After twelve years of teaching, I have learned a great deal. I am in the process of generating a top-10 list of the most important lessons that I have learned, though it seems to be expanding into a book. But here is one of those universal truths that I have recently become fixated upon that I thought I should share:
So much of what a teacher should be doing, and yet is so often underscored and forgotten completely, is motivating students to succeed.
All else should be secondary.
If a teacher does not connect to his students, establish meaningful relationships with families and find a way to excite that student to learn and achieve, all is lost.
Teachers who have difficulty motivating students are afraid to be honest with students and their parents, ignore the important role that fun and play should have in learning and erect unnecessarily professional barriers between themselves and their students and families.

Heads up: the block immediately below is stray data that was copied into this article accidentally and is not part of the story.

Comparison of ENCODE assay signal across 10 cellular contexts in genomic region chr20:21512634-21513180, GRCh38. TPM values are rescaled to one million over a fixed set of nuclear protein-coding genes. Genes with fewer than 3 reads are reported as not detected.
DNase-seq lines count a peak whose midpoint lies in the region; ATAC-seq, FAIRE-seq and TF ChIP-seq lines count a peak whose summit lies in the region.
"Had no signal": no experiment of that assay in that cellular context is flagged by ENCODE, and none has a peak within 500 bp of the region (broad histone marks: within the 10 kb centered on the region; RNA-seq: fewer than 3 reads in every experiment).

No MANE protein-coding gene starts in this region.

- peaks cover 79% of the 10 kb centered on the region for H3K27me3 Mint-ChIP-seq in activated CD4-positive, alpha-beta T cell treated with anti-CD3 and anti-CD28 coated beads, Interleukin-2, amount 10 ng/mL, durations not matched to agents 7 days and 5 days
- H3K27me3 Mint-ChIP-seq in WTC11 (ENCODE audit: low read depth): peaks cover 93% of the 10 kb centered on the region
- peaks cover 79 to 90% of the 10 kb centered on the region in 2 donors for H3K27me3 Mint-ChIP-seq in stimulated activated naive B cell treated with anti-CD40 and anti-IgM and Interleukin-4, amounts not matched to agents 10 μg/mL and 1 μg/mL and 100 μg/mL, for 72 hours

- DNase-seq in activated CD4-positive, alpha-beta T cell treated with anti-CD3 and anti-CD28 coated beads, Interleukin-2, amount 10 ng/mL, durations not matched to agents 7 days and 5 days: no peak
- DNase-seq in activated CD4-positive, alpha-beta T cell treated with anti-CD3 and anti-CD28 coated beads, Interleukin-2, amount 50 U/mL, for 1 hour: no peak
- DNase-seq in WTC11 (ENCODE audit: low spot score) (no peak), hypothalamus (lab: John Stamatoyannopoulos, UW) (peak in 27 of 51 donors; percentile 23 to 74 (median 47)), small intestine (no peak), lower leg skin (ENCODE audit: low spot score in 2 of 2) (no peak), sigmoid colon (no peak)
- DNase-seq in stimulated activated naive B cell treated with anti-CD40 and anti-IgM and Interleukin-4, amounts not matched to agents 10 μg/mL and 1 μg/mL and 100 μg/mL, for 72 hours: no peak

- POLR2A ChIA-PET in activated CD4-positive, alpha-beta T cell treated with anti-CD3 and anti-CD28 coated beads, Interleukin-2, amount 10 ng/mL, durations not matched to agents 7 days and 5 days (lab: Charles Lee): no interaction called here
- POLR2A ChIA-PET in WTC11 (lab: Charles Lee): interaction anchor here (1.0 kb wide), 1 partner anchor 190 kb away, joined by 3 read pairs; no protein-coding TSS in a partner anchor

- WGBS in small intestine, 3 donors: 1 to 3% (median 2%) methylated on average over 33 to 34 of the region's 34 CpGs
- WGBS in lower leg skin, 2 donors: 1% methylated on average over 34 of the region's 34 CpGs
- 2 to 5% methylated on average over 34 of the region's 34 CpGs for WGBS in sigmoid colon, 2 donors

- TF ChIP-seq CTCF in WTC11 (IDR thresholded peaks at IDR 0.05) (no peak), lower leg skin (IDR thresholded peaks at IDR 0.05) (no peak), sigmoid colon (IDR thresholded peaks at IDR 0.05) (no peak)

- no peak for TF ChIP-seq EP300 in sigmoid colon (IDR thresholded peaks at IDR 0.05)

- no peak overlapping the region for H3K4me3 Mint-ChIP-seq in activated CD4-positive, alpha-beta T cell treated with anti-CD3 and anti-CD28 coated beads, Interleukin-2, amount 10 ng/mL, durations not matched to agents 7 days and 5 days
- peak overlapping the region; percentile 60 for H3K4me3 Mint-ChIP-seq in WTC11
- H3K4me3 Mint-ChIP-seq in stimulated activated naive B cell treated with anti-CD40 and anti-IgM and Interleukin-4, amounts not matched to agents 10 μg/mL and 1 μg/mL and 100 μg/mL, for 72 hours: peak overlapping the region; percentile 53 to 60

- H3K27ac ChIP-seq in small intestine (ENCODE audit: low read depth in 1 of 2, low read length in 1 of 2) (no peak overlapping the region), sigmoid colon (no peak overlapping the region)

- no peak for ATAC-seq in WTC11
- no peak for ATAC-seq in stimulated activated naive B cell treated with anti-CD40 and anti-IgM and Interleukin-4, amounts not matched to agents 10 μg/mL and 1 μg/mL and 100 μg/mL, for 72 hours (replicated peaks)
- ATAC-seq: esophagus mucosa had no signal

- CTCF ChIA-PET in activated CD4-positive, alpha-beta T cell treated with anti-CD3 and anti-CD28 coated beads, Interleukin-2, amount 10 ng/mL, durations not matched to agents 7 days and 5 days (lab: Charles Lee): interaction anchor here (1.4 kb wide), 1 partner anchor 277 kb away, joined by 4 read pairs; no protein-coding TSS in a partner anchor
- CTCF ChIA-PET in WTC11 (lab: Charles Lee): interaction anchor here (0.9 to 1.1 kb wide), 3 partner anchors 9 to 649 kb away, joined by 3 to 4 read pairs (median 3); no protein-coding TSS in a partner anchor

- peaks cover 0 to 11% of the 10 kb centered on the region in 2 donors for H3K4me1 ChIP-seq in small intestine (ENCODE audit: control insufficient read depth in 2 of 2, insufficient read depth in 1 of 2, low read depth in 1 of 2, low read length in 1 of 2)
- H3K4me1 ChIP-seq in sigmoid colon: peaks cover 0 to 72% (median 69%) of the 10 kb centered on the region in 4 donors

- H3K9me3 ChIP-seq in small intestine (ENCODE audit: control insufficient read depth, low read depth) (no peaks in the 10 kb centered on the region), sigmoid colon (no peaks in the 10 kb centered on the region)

All of the success that I have experienced in my twelve years of teaching, all of those stories of remarkable student turnarounds and enormous academic gains, have had nothing to do with my skill or expertise as an educator. It had nothing to do with books or technology or differentiated instruction.
It has all come down to motivating my students by any and all means possible. By clawing and scraping and cheering and badgering and pushing and pulling until a student has found the desire to succeed.
When a child wants to learn, the battle has been won.